Creston has generously offered to give away two copies of Fear Has a Name! So make sure to leave a comment for him below with your email address. We have to have at least ten comments (Continental U.S. only, please.)
So let’s jump right on in.
Creston, thanks for being here today! Tell us a little about yourself.
I grew up in Bath Township in northeast Ohio where my dad, Bernie, owned an early American furniture store. We actually lived upstairs in the century old home/shop. We had a very happy family, comprised of my mom and dad, and an older brother and sister.
I was always a curious kid and very observant, two things that ultimately make for a good writer. I wasn’t much of a student, but found I could write quite well. I always loved movies and books and, therefore, loved being creative. I knew from an early age that I didn’t want to do anything like business or sales or insurance… and kind of dreamed of writing for Sports Illustrated or Rolling Stone. I consider myself: fun, outgoing, friendly, emotional.
I’ve been writing for 30 years now, first in newspapers, then corporate copywriting and now non-fiction books and novels. I freelance from my home office in Atlanta.
Other than earning a living, what stirs you to continue writing?
Earning a living is indeed first when it comes to my marketing copywriting, but I really write fiction because there are books I think should be on the shelves of stores that haven’t been written yet! I love novels that have deep characters, are filled with tension, and move along at a good clip; so those are the kind of stories I try to write. Edgy, contemporary, crisp, thrillers.
I love that kind of inspiration! Do you have a favorite scripture that applies to writing?
Yes, Matthew 10:27: What I tell you in the darkness, speak in the light; and what you hear whispered in your ear, proclaim upon the housetops.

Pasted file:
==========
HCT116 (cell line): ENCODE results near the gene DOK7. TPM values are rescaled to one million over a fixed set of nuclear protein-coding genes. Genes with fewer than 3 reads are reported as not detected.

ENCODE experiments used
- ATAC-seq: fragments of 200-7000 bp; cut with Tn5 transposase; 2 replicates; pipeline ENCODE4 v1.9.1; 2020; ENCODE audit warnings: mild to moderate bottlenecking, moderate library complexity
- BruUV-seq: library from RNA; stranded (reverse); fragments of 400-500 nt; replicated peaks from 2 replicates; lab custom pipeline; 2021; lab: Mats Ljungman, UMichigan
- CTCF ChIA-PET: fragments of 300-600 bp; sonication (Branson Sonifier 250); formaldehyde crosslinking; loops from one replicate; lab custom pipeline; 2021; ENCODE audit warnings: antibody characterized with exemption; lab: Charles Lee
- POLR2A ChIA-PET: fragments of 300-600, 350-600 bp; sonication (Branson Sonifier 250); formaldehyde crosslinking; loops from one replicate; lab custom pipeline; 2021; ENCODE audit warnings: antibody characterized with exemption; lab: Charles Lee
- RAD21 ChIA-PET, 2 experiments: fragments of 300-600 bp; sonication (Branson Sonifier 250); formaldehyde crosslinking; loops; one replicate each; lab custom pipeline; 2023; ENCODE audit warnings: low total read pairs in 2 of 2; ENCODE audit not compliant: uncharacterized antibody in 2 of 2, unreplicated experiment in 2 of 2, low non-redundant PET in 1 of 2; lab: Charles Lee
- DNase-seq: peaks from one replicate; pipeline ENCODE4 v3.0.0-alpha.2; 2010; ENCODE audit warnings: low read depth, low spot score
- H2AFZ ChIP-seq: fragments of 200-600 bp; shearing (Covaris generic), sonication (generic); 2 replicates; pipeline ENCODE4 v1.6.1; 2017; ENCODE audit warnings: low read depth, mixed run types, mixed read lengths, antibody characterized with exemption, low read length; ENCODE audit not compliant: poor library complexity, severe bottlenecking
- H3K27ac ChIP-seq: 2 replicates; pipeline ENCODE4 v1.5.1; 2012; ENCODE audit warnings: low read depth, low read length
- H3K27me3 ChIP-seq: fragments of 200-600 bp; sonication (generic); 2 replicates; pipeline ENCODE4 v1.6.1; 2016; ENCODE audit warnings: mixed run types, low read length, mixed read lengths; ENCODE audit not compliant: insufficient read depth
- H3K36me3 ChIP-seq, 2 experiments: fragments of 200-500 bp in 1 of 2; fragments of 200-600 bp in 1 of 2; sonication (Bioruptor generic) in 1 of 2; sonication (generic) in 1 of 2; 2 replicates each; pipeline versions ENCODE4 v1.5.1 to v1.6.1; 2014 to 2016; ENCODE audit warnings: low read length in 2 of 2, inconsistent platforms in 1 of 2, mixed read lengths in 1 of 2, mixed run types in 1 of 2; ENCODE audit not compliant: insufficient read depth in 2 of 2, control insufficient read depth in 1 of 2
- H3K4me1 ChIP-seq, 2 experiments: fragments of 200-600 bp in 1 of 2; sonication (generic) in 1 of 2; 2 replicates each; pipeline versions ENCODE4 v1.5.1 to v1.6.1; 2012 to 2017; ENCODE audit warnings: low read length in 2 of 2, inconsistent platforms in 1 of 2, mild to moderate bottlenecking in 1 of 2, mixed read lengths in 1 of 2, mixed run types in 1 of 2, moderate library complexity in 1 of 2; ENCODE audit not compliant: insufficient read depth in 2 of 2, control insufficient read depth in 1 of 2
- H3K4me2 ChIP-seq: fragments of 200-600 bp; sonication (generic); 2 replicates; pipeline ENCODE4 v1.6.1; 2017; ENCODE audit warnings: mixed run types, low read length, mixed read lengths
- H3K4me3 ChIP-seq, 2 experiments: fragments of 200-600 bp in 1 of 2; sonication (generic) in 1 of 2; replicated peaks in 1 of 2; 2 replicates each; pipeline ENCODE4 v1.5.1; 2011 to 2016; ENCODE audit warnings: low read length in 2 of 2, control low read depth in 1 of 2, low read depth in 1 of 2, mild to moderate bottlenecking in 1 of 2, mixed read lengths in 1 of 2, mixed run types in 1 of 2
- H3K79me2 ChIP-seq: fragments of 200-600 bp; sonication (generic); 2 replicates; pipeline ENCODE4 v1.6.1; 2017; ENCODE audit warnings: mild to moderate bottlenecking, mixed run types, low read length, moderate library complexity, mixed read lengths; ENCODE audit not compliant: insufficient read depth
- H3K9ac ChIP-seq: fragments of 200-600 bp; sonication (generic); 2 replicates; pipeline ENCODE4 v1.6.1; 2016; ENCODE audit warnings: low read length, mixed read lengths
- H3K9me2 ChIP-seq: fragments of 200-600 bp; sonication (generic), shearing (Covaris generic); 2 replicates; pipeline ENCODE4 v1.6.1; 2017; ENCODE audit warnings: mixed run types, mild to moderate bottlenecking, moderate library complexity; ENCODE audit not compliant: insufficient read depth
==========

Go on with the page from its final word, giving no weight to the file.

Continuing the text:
Do you have a life verse that doesn’t necessarily relate to writing? If so, what is it and why is it your favorite?
Galatians 2:20—I have been crucified with Christ. It is no longer I who live, but Jesus Christ now lives in me. The life I live in the flesh I live with faith in the son of God, who loved me and delivered himself up for me.
One of my favorite non-fiction authors is Watchman Nee. He tells the story of the drowning swimmer and the lifeguard who waits on the side of the water before going in to save him. The lifeguard waits and waits and waits. Others are yelling, “Dive in and save him!” But the lifeguard says, “It is only when the drowning man surrenders that I will be able to save him and swim him to shore. If I go in too early, he will fight and attempt to drown me.” And it is the same with us Christians. We must surrender all to God. It is then that He can sweep in and save us, carry us, live through us.
Oh wow! What a great analogy. Tell us something funny about your life.
I am a part-time usher at the Arena at Gwinnett Center which seats 13,000 people here in Metro Atlanta (Duluth, Ga.). I got the job to be able to see my hockey team, the Gwinnett Gladiators, play. But over the years I have seen a ton of great concerts and met a lot of great people. It is just a hobby job that gets me out of the house and around people.
I would have never pictured you as an usher but that’s so cool the doors it has opened for you. What are some things on your bucket list?
Perhaps go to the Holy Land.